Swedish study finds in-car physical buttons more intuitive and safer than touchscreen controls


For well over a decade now, many motoring journalists and critic have lamented the slow demise of in-car physical buttons and switches.

In the pursuit of lowering overall cost and tidying up cabin space, these controls have all been switched (no pun intended) with digital equivalents, through expansive touchscreens across the dashboard.

With the loss of physical switchgear, many have felt that toggling through menus and pages on a digital screen would not only a lot more time-wasting, but also more dangerous. 

Swedish car magazine Vi Bilägare went on to prove exactly that through a human-machine interface test conducted across 12 cars.

11 of them were brand-new, including the BMW iX, Nissan Qashqai, and Tesla Model 3. The final car used was a 2005 Volvo V70 station wagon (equipped with physical buttons), as a comparison. 

The timed test comprised of four tasks: activating the heated seat, increasing the cabin temperature by two degrees and then starting the defroster, powering on the radio and tuning in to a specific channel (Sweden’s Program 1), resetting the trip computer, and finally lowering the instrument lighting to the lowest level before turning off the centre display. 

Another constant of the test was that each vehicle would be travelling at 110 km/h.

To ensure that the test was fair to all parties involved, the drivers were given time to get to know the cars and how to operate the respective infotainment systems before the test commenced.

The test results spoke volumes. Out of the 12 cars, it was the Volvo V70 that was the easiest to understand and operate with its physical switchgear.


It took only 10 seconds for the driver to accomplish all four tasks, covering just 306 metres at 110 km/h.

The Dacia Sandero and Volvo C40 took slightly more time, at 13.5 seconds and 13.7 seconds respectively over 414 to 417 metres.

In contrast, the MG Marvel R rated the worst, taking a leisurely 44.6 seconds to complete the given tasks.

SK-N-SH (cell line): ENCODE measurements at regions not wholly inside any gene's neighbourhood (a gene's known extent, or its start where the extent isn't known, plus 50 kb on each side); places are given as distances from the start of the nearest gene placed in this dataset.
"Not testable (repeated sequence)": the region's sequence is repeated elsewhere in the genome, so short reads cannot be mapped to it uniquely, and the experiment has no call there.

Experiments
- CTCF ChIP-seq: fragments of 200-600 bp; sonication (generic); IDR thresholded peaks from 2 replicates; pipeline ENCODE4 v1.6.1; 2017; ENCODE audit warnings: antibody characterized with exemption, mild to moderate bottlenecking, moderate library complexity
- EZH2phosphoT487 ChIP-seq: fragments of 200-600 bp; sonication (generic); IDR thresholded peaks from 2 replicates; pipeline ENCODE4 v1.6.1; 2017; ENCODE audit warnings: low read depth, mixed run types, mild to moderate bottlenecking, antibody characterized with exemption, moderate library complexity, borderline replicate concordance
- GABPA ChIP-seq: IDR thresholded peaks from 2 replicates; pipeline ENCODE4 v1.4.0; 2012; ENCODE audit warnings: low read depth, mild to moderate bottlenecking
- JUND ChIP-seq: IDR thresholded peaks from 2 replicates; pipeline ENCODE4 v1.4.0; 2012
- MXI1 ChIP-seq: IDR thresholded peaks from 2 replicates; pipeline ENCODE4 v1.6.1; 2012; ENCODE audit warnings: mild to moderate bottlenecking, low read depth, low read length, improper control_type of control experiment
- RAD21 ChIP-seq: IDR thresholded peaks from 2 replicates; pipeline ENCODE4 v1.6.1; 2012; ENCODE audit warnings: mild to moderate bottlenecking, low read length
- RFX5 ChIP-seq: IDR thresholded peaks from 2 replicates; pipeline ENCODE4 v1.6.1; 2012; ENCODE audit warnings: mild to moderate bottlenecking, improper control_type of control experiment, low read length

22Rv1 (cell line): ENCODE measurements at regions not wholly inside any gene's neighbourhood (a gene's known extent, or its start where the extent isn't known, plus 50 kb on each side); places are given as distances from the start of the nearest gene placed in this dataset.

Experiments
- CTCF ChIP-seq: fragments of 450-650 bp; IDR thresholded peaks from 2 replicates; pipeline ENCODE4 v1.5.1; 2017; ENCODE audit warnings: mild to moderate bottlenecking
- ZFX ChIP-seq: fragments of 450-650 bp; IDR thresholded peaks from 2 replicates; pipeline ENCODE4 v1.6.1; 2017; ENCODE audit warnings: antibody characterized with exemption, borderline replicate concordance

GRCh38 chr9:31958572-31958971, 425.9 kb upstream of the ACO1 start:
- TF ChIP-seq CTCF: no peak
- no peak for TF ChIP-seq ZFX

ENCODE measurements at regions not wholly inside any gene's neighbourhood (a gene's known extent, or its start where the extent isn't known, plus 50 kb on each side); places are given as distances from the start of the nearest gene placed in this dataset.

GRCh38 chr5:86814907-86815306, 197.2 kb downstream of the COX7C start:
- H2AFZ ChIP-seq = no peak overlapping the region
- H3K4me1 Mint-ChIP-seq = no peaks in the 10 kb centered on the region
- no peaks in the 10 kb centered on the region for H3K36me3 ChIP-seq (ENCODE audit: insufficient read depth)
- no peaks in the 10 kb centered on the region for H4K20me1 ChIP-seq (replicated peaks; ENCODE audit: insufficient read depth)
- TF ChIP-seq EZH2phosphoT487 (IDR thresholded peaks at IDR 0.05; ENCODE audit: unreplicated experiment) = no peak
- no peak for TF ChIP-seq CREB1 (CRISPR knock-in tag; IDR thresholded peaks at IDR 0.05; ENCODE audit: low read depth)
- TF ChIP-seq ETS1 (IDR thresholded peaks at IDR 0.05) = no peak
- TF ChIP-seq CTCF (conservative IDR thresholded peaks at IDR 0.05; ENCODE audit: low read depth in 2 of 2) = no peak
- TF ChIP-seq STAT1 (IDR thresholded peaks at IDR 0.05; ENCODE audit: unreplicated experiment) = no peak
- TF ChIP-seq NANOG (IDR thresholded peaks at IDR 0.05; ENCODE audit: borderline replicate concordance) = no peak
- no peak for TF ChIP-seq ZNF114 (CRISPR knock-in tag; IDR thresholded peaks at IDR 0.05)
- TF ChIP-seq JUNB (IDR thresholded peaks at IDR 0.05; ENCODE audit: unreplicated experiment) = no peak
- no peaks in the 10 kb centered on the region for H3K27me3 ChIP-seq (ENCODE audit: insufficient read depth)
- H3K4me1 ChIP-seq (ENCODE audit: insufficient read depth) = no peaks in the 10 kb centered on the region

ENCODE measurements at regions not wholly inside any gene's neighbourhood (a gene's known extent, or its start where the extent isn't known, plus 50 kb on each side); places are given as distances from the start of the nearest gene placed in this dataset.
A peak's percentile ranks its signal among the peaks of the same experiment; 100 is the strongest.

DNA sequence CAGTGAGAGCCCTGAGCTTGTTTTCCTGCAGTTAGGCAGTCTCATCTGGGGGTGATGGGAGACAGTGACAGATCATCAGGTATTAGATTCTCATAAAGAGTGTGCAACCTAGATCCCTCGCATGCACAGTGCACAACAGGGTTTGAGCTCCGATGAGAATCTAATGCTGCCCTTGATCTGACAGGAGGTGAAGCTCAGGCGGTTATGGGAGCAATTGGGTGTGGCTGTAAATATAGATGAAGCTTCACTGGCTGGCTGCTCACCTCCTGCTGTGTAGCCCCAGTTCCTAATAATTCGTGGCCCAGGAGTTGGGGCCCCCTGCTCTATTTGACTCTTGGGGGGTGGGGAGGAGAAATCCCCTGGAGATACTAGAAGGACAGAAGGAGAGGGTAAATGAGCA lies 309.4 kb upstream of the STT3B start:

Consequently, it covered 1,372 metres, more than four times it took the V70.

According to Vi Bilägare, the issue was not just about the lack of buttons, but how a user interface is designed.

They noted that despite the BMW iX and SEAT Leon both performing better than the MG, they still required almost 1,000 metres to complete the tasks due to their complex and complicated UI systems.

The publication also took issue with cost-cutting measures undertaken by some automakers. Touch-sensitive climate controls below the screen for the Volkswagen ID.3, for example, did not feature any backlighting, and were therefore invisible at night.


All of these findings point at increased distraction on the roads, with the drivers spending far more time fiddling through menus on the screen than focusing on the road ahead. 

With almost every other manufacturer adopting touchscreen controls for just about every aspect of the car, perhaps it is time to seriously reconsider this lazy shortcut and re-introduce some buttons for easier navigation.

Or at the very least, design a far less complex UI like on the Polestar 2 so that distraction is minimised while still retaining a minimalist-looking cabin.

This article was first published in Motorist.

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